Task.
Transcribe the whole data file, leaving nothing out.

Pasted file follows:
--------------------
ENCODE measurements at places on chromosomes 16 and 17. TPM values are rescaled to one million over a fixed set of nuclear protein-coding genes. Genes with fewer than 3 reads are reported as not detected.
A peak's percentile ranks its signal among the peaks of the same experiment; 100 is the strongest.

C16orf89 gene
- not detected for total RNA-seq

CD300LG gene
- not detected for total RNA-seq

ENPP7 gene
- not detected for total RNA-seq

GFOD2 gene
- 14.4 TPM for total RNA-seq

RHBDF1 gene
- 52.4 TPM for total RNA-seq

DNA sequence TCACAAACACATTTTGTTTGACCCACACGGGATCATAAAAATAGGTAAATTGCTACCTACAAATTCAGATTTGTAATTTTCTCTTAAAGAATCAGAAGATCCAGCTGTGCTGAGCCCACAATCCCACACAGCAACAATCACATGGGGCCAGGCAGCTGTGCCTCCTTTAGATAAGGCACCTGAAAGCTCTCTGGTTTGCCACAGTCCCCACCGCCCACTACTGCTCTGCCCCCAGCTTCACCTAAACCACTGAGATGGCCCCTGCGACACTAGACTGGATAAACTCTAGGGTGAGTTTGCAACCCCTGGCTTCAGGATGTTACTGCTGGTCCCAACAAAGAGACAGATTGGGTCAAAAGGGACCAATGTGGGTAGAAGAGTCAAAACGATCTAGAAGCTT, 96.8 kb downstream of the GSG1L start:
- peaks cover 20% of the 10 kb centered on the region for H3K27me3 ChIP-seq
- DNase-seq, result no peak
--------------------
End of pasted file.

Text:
ENCODE measurements at places on chromosomes 16 and 17. TPM values are rescaled to one million over a fixed set of nuclear protein-coding genes. Genes with fewer than 3 reads are reported as not detected.
A peak's percentile ranks its signal among the peaks of the same experiment; 100 is the strongest.

C16orf89 gene
- not detected for total RNA-seq

CD300LG gene
- not detected for total RNA-seq

ENPP7 gene
- not detected for total RNA-seq

GFOD2 gene
- 14.4 TPM for total RNA-seq

RHBDF1 gene
- 52.4 TPM for total RNA-seq

DNA sequence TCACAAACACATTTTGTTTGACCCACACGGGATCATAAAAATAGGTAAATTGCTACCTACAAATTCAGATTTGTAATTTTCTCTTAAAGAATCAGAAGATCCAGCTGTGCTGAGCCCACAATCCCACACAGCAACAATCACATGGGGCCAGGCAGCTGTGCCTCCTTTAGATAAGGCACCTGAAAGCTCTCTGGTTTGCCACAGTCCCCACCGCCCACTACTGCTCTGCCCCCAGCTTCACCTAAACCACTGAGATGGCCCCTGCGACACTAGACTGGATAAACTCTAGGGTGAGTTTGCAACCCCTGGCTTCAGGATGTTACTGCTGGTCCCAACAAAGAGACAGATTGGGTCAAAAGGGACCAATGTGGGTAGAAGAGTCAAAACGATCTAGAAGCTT, 96.8 kb downstream of the GSG1L start:
- peaks cover 20% of the 10 kb centered on the region for H3K27me3 ChIP-seq
- DNase-seq, result no peak